GLAST Update 15 July 2008

GLAST Update 15 July 2008

What is GLAST doing now?

We recently completed our first month on orbit!  The 60-day checkout period is already entering the home stretch, and routine science operations will start soon. 

Over the past week, the spacecraft and instruments verified their behavior during the different types of mode transitions we are expecting during routine operations.  For example, if an extraordinary astrophysical event takes place and we determine that GLAST should point all the time in one direction (instead of the standard sky survey mode, which covers all parts of the sky every three hours), a command can be sent quickly to enter the “Target of Opportunity” (TOO) mode.  In addition, the GBM started enabling gamma-ray burst (GRB) triggers, and the LAT updated onboard configurations that control how it operates.  We now have a few days of planned pointed observations.  

Lining up

The LAT is a massive detector, mounted to the spacecraft in four places.  As mentioned in a previous post, the orientation of the spacecraft with respect to the stars is determined by several sensors on board, including star trackers and gyros.  So, we know the orientation of the spacecraft, but how do we know where the LAT is actually pointing?  In other words, how do we measure the small rotations between the LAT sensors and the spacecraft?  There is a science requirement to know the pointing direction of the LAT to better than 10 arcseconds (or 0.0028 degrees).  You might think we did this alignment before launch, while the observatory was on the ground, but that wouldn’t be practical: the LAT has a mass of 3 TONS, and the ride on the rocket provides quite a shake, so maintaining the alignment to high precision would be difficult (just think about what happens to your car’s front-wheel alignment when you go over speedbumps!) … not to mention the fact that getting that precision isn’t easy in the first place.  Instead, we have a much easier way to do this on orbit, using bright celestial gamma-ray sources.  By looking at those sources in different instrument orientations, we are able to measure the LAT-to-spacecraft alignment rotations precisely, and that’s what we’re doing now.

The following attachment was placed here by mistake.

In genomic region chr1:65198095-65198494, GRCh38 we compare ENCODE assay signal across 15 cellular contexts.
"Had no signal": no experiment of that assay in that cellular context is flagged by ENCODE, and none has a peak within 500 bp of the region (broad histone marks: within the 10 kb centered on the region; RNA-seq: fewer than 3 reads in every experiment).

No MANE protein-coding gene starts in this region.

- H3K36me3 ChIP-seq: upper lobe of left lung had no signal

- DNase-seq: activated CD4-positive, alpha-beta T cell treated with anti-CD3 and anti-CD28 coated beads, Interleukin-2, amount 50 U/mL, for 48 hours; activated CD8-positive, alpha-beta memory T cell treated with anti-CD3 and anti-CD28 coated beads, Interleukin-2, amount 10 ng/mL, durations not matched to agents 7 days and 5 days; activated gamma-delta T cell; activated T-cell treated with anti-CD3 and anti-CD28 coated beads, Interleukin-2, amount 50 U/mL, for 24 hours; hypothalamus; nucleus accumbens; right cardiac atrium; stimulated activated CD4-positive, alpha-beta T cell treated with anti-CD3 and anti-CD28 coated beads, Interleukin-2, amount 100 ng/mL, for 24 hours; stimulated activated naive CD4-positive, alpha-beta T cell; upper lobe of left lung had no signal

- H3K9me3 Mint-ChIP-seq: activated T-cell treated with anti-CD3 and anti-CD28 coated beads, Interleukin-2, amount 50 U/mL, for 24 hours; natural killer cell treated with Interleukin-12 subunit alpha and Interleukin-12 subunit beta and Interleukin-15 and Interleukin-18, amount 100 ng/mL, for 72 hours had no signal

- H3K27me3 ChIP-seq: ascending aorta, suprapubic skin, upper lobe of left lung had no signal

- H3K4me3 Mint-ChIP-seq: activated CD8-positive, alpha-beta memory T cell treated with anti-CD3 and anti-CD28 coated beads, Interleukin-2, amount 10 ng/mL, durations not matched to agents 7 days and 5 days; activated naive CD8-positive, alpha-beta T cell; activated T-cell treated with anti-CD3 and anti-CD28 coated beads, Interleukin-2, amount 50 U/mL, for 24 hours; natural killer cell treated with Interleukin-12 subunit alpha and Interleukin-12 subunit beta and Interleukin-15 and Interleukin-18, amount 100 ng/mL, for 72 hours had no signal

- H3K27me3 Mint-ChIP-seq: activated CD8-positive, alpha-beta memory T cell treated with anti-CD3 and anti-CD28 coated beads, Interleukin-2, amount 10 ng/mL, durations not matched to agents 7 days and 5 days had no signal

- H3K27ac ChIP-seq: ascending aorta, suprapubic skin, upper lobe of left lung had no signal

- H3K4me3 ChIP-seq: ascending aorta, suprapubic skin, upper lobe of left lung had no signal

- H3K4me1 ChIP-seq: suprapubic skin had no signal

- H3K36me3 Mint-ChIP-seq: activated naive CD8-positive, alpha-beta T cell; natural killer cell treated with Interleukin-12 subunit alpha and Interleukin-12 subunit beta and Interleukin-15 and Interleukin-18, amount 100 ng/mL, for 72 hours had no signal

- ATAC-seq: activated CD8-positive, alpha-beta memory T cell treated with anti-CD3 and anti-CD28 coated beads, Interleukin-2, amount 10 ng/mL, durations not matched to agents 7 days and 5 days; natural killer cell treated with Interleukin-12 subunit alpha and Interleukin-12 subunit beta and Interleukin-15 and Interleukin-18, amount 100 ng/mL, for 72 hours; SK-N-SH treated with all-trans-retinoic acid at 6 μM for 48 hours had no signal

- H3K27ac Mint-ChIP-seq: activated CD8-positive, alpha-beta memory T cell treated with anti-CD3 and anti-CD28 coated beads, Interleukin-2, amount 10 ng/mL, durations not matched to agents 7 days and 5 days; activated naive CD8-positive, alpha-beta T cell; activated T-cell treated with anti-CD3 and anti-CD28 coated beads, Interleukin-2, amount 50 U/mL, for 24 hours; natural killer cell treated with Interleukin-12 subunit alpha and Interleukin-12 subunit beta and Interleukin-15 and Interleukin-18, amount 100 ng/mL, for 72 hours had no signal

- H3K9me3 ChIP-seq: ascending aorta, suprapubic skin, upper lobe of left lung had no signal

Toby Burnett and his group at the University of Washington have been working on GLAST since 1995, and one of the many contributions is the alignment analysis.   I asked Toby to describe how this works:

As we reconstruct the direction of each incoming gamma ray, we need to know the orientation of the LAT with respect to the stars, in order to transform the direction, measured in the instrument coordinate system, to the celestial one. The spacecraft has a special set of optical telescopes, known as “star trackers”, which recognize patterns of bright nearby starts to determine the orientation. However, there is likely to be a offset between the star tracker’s orientation, and ours. Fortunately, we have our own bright “stars”, point-like gamma ray sources, to look at, which allow us to make an independent measurement of the orientation of the LAT. Based on 15 such, we have used the first four days of first-light scanning, to determine that this angle is significantly less than 0.1 degrees, well within the error expected from surveys made before launch.  We will now use additional observations over the next few weeks to improve the precision to the required level.

Because we have an on-orbit way to measure this alignment precisely, the pre-launch requirements were modest, saving precious time and money.  We only needed a coarse physical alignment of 0.5 degrees (kinda like hitting the broad side of a barn!).

Coming up…

Getting ready for the first-light results, more news from the instruments, and the final set of calibrations leading to science operations.

GLAST Update 6 July

GLAST Update 6 July

Early operations continue to go remarkably smoothly and according to plan.  The GBM spent the week doing on-orbit calibrations and setting up the automatic onboard system that maintains the calibration.  The LAT team was very busy tuning up the instrument and doing detailed data checks.  Data taking and processing are becoming routine.